November 30, 2000
Cartoonist Kieron Dwyer Sued By Starbucks
At a meeting during Comic-Con International, the Comic Book Legal Defense Fund Board of Directors voted to support cartoonist Kieron Dwyer's defense of a suit brought against him by the Starbucks Corporation (Starbucks v. Dwyer, C00 1499). Starbucks is suing Dwyer for copyright and trademark infringement of its "mermaid" logo, a parody of which appeared on the cover of Dwyer's Lowest Common Denominator #0. Dwyer contends that his drawing is a legitimate parody and, as such, protected by the First Amendment.
In addition to LCD #0, Dwyer also used the parody on t-shirts, stickers, and coffee mugs, which he sold at comic conventions and through his Lowest Common Denominator website (www.lcdcomic.com). It's through the web that Starbucks attorneys discovered Dwyer's parody. Shortly afterwards, Starbucks filed for a restraining order which would have compelled Dwyer to surrender all items bearing the parody logo to the custody of the court. Starbucks also demanded that Dwyer remove the parody logo from his website. Curiously, their initial brief did not mention Dwyer's comic book at all-only the ancillary merchandise that made use of LCD's cover.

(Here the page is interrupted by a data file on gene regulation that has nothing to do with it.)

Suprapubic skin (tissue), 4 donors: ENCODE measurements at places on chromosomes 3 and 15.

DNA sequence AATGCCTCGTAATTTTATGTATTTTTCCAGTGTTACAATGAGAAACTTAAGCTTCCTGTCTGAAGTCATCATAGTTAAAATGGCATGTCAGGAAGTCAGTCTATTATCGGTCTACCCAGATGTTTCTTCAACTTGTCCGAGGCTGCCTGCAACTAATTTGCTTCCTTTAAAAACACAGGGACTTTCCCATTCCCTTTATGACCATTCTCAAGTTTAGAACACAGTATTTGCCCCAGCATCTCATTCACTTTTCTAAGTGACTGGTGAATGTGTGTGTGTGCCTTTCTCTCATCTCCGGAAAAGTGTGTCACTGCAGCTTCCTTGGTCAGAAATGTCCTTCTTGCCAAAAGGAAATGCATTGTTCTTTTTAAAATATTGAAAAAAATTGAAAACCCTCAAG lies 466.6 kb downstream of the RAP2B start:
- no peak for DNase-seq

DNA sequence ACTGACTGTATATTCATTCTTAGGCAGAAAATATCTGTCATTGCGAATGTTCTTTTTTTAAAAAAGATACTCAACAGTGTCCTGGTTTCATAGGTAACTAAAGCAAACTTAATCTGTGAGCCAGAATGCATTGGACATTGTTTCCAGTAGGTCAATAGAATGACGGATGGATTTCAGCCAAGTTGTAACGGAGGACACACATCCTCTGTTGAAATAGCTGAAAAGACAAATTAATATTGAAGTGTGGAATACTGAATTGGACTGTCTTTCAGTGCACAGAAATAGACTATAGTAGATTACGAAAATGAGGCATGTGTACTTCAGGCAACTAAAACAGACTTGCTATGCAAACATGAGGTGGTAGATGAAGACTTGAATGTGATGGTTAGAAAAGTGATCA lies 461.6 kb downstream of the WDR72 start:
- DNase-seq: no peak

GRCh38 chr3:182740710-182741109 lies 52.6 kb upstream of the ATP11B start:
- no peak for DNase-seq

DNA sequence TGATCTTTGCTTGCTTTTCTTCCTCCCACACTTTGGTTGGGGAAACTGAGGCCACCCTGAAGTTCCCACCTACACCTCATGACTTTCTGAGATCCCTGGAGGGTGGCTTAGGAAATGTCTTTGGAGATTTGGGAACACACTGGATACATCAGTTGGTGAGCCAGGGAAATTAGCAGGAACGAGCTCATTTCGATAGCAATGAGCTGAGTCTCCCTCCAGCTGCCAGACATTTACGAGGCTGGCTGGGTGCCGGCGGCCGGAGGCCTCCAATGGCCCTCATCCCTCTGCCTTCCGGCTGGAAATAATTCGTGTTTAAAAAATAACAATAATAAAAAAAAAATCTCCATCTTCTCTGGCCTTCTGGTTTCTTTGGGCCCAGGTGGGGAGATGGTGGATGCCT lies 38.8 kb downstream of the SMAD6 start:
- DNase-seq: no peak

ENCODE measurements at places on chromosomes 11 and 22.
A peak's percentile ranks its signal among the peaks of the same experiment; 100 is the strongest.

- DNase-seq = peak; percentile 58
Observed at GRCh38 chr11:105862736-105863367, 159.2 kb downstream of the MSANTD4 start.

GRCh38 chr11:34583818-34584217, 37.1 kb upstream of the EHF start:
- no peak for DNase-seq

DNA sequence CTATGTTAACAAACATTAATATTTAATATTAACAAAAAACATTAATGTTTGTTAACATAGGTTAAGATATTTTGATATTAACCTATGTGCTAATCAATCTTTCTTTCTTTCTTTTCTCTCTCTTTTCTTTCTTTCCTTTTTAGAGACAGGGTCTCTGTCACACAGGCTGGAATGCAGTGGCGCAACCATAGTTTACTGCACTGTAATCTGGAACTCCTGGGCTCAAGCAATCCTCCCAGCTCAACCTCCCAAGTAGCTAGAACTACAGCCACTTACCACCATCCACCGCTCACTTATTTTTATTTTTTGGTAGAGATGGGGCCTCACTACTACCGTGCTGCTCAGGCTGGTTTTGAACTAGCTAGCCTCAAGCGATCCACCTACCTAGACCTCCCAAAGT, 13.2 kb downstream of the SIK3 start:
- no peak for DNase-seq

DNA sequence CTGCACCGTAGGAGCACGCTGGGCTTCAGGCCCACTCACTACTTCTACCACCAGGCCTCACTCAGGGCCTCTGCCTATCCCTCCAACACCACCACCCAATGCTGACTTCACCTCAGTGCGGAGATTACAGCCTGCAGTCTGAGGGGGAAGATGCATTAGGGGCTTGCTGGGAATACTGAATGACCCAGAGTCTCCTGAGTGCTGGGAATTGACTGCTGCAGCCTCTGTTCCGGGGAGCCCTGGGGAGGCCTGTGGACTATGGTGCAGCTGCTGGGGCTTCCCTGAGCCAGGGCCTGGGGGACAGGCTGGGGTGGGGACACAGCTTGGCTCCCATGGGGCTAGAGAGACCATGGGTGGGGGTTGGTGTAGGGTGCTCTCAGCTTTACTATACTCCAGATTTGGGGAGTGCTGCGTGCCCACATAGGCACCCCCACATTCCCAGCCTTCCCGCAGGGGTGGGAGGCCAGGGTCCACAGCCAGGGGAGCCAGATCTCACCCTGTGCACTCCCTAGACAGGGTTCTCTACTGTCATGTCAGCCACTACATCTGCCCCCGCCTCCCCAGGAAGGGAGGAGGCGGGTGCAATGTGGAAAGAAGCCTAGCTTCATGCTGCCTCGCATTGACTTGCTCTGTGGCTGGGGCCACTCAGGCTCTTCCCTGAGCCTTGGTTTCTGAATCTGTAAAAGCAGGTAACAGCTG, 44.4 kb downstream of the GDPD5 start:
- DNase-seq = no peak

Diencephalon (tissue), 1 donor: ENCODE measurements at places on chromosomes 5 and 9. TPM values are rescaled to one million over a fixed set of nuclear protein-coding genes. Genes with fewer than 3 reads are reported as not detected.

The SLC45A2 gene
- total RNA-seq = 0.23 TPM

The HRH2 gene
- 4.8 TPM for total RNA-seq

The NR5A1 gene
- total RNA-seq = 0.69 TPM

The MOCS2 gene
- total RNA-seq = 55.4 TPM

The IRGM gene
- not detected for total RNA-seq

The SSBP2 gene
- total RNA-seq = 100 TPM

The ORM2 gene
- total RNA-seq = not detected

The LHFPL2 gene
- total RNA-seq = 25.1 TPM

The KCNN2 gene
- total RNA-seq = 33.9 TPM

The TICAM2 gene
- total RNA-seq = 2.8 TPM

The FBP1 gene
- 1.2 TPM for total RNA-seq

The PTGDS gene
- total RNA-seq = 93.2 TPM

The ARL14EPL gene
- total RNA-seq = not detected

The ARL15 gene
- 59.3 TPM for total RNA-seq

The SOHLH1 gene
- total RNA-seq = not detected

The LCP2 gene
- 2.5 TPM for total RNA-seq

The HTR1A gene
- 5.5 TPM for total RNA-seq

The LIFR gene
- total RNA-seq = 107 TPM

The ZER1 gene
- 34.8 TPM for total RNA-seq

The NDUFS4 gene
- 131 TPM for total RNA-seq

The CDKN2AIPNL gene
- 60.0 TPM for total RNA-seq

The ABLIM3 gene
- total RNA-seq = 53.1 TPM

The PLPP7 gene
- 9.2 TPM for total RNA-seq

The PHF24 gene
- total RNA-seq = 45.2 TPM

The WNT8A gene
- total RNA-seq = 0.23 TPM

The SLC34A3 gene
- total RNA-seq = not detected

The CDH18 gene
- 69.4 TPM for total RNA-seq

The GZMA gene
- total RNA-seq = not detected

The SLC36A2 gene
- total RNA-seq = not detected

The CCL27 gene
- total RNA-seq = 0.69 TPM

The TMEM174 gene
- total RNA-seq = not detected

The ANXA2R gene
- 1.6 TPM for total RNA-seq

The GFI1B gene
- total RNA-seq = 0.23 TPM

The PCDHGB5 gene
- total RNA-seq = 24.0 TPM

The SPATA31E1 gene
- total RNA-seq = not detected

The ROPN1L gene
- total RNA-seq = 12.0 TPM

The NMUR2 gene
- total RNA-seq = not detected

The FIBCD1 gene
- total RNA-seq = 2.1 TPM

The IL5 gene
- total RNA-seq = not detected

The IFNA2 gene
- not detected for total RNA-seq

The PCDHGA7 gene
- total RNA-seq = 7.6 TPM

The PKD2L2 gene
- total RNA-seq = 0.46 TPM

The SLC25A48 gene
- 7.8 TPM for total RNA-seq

The Internet has spawned a new specialty in the practice of intellectual property law, putting legions of attorneys on the web in search of copyright and trademark infractions. It's a booming business that generates many thousands of billable hours to corporate clients around the world. When what appears to be an unlawful use of a client's copyrighted material is discovered, these attorneys typically fire off a "cease and desist" letter demanding that the offending material or product be removed. At that point, the content provider or webmaster can choose to comply with the request, negotiate a settlement, or go to court.
In this case, however, Starbucks attorneys made no effort to contact Dwyer prior to slapping him with a lawsuit. A bike messenger served Dwyer with Starbucks' motion for a temporary restraining order on a Saturday afternoon. Dwyer had just three days to prepare for a court date. Without legal counsel to register his opposition to the suit, the restraining order would have gone into effect automatically, and Dwyer would have had no recourse at all.